Sinn Féin: Public sector workers 'casualties of DUP/Tory pact'
PUBLIC sector workers have become the first casualties of the Tory/DUP deal, Sinn Féin has said following the first major vote of the new parliament.
Theresa May's minority government survived its first test yesterday by defeating a Labour amendment to the Queen's Speech - with the help of the DUP.
Labour had called for an end to the public sector pay cap, the recruitment of extra police and firefighters and expressed regret over the failure of the British Government's two-year programme of laws to end cuts to the two services.
But the Conservatives, reliant on the DUP's support following a controversial £1 billion funding deal, saw off the Labour proposal by 323 votes to 309.
All 10 DUP MPs joined with 313 Conservatives to help defeat the amendment.
North Down independent MP Sylvia Hermon voted in favour of Labour's amendment.
There were 256 Labour MPs who backed the amendment along with all 35 SNP MPs, 12 Lib Dems, four Plaid Cymru and Green Party MP Caroline Lucas in an early indicator of the so-called "progressive alliance" in action.
Sinn Féin MLA Máirtín Ó Muilleoir said the vote meant that the wages of emergency and public service workers in Britain would see a "cut in real terms as wages continue to fall behind inflation in the wake of the Tories' disastrous Brexit agenda".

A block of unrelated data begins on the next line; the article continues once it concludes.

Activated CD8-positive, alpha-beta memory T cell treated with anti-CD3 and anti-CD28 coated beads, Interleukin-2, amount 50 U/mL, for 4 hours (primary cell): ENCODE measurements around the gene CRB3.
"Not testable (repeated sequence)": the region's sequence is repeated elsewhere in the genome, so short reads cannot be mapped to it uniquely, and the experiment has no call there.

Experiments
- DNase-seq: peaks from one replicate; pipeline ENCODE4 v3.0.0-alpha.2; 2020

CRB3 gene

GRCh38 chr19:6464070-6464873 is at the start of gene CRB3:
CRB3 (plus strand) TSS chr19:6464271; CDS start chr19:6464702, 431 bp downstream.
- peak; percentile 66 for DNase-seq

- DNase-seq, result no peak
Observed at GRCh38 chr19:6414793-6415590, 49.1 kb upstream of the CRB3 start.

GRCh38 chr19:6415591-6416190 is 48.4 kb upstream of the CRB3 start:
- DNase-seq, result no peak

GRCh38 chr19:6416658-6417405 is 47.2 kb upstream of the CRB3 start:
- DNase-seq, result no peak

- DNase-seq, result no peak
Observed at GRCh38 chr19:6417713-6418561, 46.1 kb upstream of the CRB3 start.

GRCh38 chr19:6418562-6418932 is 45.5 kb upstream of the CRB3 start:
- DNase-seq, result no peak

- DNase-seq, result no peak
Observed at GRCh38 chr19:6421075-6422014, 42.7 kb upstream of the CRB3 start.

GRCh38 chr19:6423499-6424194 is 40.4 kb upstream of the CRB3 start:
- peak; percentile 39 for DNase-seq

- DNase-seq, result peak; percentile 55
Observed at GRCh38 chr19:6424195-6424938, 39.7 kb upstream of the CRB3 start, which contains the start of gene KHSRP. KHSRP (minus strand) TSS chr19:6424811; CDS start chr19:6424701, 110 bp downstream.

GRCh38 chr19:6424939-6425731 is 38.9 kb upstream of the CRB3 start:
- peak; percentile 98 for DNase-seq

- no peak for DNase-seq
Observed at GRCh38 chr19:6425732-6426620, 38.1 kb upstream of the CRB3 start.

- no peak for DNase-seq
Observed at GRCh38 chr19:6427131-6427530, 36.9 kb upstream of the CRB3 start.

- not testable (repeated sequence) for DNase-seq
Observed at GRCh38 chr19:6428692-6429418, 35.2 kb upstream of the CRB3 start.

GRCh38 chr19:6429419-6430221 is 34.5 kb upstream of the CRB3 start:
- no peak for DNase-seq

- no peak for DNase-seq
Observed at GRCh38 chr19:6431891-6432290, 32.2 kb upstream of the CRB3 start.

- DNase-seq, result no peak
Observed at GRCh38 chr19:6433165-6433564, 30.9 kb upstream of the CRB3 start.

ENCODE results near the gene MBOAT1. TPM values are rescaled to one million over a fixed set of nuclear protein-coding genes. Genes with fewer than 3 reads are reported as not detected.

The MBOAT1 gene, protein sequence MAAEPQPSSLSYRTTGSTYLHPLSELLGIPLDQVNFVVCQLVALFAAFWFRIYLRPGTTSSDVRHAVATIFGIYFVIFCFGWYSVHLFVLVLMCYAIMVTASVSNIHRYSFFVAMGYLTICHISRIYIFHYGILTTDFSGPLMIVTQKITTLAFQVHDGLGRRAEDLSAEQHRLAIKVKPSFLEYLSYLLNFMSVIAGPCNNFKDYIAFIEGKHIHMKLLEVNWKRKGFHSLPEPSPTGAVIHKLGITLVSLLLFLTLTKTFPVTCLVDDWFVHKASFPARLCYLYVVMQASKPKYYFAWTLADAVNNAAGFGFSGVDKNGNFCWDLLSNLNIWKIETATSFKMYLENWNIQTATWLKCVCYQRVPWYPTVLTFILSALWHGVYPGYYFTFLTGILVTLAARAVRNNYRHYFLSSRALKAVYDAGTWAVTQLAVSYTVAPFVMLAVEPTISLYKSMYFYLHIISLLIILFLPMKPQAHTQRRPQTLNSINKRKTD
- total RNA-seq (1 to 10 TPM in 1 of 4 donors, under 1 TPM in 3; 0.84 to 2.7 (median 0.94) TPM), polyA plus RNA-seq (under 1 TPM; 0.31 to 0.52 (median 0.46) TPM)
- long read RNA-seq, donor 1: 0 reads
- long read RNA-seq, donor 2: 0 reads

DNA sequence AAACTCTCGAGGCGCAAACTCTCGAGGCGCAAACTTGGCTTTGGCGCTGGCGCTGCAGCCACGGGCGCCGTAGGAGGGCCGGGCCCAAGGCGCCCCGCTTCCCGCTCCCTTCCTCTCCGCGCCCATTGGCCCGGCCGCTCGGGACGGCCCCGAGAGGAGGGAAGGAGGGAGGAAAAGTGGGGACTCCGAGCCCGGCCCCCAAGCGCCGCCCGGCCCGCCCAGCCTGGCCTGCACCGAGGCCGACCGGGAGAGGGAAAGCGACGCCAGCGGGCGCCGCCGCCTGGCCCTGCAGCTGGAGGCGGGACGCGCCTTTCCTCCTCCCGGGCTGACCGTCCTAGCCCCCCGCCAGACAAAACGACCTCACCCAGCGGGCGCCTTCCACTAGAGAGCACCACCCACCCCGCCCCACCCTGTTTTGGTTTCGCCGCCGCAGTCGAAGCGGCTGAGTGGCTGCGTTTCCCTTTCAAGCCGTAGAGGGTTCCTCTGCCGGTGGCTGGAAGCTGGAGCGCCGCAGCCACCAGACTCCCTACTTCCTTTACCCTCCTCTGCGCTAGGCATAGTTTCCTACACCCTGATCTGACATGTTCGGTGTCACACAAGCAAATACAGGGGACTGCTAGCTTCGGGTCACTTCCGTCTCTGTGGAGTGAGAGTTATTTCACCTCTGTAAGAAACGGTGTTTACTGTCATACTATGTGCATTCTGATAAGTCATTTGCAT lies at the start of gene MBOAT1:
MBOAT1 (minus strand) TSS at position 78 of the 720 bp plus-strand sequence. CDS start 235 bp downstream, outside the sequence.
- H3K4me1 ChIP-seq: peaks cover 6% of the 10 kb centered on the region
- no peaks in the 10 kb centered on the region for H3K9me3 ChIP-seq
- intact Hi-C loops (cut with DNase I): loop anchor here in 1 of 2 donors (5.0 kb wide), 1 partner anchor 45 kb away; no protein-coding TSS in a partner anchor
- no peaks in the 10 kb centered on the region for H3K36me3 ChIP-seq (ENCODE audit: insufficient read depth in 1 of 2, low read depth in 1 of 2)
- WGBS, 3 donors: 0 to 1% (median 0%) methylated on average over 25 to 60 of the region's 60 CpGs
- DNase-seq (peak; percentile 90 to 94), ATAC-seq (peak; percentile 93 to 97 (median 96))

"The wages of public sector workers, including frontline staff in hospitals and schools are the first victims of the DUP/Tory deal," he said.
"Sinn Féin said earlier this week that the price of the DUP-Tory deal is DUP support for continued Tory austerity and cuts to public services and a blank cheque for a Tory Brexit.
"It's time to end Tory austerity not to shore it up."
The Commons vote was the first in Parliament since the general election, which saw Prime Minister Mrs May lose her majority following gains by Jeremy Corbyn's Labour.
It followed a day of confusion over the Government's approach to the public sector pay cap, with a senior Downing Street source initially signalling ministers were ready to review the 1% limit on pay rises.
But Mrs May's official spokesman later played down the suggestions, insisting the "policy has not changed".